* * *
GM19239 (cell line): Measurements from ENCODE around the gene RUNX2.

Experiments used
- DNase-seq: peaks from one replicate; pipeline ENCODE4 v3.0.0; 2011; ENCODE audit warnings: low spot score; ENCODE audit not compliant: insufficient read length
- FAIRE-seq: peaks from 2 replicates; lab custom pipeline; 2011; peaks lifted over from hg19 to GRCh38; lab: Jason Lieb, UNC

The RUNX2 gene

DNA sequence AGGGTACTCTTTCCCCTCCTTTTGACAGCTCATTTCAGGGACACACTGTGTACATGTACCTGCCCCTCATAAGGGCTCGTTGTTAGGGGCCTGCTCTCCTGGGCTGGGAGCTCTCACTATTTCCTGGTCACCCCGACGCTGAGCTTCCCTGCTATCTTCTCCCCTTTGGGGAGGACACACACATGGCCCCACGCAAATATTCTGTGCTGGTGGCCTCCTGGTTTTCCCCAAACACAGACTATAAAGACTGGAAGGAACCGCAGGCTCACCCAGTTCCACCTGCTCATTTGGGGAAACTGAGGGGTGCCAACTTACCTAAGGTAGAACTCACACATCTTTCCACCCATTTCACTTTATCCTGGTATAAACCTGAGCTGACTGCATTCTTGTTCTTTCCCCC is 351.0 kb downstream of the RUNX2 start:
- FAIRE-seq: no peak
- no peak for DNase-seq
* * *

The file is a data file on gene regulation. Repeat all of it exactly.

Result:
GM19239 (cell line): Measurements from ENCODE around the gene RUNX2.

Experiments used
- DNase-seq: peaks from one replicate; pipeline ENCODE4 v3.0.0; 2011; ENCODE audit warnings: low spot score; ENCODE audit not compliant: insufficient read length
- FAIRE-seq: peaks from 2 replicates; lab custom pipeline; 2011; peaks lifted over from hg19 to GRCh38; lab: Jason Lieb, UNC

The RUNX2 gene

DNA sequence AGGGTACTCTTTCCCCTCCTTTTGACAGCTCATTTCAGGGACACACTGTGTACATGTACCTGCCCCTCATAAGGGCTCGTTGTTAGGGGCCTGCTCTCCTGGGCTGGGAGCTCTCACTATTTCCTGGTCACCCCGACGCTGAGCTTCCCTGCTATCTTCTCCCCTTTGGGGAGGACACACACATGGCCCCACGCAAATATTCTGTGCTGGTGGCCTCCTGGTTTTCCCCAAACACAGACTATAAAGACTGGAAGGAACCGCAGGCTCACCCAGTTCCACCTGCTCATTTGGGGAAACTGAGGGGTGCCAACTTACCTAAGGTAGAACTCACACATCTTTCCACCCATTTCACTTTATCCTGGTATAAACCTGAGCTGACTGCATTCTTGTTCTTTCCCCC is 351.0 kb downstream of the RUNX2 start:
- FAIRE-seq: no peak
- no peak for DNase-seq